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Press Release:

CYCLIST FOLLOWS THE MIGRATING MONARCH BUTTERFLIES ON 10,000 MILE TOUR

Each spring, millions of monarchs leave the mountains of Central Mexico, where they survived the winter, to begin their annual migration north. This spring, they are accompanied by cyclist Sara Dykman (32) from Kansas who is biking 10,000 miles from the overwintering colonies in Mexico to Canada and back with the monarchs. Or as she would say “Butterbiking with the butterflies.”

Dykman’s goal is not only to follow the monarch migration, but to connect people living along the route with the migration. In order to do this she visits classrooms, wildlife refuges, and nature centers to talk about bike touring, the monarch migration and what we can do to help protect this endangered natural phenomenon. “It is so rewarding to connect my adventures to students,” said Dykman. “I want to show people how incredible the world is and be an example of what it means to follow your dreams and take care of the planet.”

These breaks and presentations are key to the success of Dykman’s adventure. “As much as I love biking, what I will remember most are the people that invite me in and the students that have hundreds of questions and can’t wait to hear more,” reflected Dykman. “They motivate me to keep moving.”

 And keep moving she must. In order to follow the migration, Dykman must cover about 300 miles per week on a bicycle loaded down with everything she needs for life on the road. From camping equipment to presentation materials, her bike is heavy and she moves slowly follow the monarch migration while raising awareness about the importance of and threats to this iconic species. “The monarch migration is such an incredible migration,” boasted Dykman. “Not only are these iconic butterflies flying thousands of miles, but it is a multigenerational, multinational migration, and unless people on the route plant native nectar plants and milkweed in their gardens it is likely to go extinct.”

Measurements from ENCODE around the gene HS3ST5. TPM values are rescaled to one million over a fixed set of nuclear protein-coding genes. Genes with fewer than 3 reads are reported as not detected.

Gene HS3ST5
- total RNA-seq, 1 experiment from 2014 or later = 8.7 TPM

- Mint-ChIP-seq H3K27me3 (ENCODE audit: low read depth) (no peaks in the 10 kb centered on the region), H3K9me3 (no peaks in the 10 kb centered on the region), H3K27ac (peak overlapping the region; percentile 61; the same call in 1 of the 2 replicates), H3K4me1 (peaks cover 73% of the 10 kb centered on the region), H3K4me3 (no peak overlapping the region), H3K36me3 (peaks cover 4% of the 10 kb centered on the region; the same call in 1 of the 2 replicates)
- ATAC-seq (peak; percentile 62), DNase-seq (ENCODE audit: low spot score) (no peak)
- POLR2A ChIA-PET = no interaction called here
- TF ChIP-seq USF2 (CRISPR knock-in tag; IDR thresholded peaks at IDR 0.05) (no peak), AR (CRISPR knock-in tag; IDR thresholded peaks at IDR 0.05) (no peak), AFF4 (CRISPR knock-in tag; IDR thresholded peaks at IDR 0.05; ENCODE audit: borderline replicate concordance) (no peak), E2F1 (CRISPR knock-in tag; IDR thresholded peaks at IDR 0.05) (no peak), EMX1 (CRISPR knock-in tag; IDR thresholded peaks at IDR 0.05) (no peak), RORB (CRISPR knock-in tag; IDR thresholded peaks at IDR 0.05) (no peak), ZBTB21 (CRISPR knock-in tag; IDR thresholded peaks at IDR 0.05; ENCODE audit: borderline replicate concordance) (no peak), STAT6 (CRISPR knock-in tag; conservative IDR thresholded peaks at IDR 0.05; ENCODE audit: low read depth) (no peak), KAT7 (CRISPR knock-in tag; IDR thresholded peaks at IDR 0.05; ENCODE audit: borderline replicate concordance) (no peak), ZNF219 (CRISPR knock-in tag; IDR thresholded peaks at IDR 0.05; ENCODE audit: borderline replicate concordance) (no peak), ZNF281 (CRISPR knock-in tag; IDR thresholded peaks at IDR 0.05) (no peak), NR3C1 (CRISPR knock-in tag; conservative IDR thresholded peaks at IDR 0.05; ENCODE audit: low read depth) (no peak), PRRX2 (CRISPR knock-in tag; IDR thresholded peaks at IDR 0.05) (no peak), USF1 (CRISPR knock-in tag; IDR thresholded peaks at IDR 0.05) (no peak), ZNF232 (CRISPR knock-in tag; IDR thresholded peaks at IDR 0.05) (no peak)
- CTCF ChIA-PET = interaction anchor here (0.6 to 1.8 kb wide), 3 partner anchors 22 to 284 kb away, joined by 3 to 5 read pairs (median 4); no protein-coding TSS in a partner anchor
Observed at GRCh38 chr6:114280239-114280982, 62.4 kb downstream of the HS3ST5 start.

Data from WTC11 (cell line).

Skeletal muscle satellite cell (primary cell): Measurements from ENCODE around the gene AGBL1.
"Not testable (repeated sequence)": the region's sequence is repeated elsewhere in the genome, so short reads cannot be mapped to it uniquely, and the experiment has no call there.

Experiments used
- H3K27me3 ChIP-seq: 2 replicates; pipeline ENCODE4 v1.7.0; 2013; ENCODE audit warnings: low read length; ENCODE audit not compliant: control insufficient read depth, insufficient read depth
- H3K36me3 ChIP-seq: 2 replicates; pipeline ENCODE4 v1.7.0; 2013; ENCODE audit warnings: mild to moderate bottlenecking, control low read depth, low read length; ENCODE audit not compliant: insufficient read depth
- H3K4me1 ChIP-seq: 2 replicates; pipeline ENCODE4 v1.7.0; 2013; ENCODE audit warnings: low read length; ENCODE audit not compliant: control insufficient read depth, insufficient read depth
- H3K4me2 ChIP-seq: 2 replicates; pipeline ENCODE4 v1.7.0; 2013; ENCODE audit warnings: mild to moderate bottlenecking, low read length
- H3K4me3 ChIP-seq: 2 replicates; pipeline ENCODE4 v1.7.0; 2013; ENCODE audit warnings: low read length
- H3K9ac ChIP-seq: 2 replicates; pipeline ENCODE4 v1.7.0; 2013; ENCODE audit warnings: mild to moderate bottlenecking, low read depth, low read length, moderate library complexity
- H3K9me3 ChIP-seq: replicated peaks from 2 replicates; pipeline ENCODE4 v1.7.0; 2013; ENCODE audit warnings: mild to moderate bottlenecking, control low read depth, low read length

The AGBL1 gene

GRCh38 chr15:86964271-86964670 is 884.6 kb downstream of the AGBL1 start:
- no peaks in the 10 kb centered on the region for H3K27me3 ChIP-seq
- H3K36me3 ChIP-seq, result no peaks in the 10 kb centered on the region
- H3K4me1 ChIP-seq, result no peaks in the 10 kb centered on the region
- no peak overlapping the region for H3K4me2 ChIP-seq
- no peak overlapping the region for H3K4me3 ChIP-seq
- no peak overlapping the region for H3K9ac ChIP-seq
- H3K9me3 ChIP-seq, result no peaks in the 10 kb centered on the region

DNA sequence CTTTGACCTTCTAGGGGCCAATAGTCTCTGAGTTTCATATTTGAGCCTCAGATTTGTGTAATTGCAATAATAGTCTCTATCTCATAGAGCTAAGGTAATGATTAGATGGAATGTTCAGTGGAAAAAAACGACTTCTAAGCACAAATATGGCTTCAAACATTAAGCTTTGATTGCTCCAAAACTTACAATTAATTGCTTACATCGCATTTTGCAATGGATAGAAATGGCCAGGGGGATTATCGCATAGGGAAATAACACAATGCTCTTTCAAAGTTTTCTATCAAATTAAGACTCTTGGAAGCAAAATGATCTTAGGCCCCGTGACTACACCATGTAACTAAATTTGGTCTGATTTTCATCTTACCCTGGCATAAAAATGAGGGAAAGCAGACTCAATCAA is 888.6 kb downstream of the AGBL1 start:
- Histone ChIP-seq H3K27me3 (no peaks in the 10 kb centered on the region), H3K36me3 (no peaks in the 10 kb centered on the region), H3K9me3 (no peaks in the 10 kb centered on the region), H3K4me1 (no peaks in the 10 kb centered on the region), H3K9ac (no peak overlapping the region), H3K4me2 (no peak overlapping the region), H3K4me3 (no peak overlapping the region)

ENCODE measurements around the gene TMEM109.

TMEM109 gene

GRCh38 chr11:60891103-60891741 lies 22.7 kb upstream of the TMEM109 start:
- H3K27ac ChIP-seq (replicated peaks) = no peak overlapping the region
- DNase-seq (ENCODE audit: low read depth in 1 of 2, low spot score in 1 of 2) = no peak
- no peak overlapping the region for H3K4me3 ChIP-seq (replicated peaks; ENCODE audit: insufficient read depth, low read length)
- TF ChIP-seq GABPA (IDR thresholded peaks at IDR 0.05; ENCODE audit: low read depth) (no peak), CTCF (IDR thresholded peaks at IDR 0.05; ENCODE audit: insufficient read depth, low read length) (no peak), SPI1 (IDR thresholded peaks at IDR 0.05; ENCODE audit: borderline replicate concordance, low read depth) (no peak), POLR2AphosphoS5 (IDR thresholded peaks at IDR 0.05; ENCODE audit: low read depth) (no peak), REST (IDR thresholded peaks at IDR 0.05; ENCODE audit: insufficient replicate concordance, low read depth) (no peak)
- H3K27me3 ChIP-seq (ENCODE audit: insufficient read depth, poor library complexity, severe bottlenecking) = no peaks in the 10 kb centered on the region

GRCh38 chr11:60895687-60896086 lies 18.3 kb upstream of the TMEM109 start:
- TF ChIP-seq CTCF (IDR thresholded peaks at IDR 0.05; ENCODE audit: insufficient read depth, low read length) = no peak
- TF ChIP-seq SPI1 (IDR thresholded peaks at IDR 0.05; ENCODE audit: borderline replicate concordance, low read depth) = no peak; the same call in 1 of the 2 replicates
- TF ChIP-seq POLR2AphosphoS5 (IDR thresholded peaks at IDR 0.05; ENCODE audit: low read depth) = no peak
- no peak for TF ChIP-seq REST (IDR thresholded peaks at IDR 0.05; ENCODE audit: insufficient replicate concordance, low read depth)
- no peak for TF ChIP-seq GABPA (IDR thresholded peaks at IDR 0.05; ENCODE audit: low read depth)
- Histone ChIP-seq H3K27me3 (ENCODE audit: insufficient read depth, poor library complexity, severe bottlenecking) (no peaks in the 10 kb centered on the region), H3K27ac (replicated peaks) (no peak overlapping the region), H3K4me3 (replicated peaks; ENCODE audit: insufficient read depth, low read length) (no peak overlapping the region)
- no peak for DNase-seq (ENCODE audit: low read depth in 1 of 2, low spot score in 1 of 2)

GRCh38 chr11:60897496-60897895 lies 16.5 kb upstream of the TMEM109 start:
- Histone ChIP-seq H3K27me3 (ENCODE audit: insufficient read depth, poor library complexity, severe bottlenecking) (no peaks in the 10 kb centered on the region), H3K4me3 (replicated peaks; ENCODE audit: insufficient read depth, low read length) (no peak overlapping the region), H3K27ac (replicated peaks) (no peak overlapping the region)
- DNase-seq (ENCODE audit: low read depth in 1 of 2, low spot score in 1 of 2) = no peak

The eastern monarch populations have been in steady decline since counting began in the 90s. In 1996 monarchs covered 21 hectares of the Mexican Oyamel Fir Forest. By 2014 monarchs covered only 0.67 hectares. This drop, an 80% decline, can been attributed to habitat loss and climate change.

 Adding to the conservation dilemma is the fact that monarchs call three countries home. Monarchs depend on Mexico, the United States, and Canada to work together to protect the migration. “The future of the monarch migration is in the hands of people from all three countries,” reported Dykman. “In Mexico, people need to protect the Oyamel Fir forest that the monarchs depend on to survive the winter, and in the United States and Canada, people need to plant milkweed.”

Milkweed is the only food source of the monarch caterpillars, and gives the monarchs the toxins they needs to be poisonous and avoid being eaten by most predators.  Milkweed has been in a fast decline as industrial farming uses more broad-spectrum herbicides and land development encroaches on wild lands.  Monarch Watch, a University of Kansas monarch education program, estimates that 6,000 acres of milkweed habitat are lost daily to development.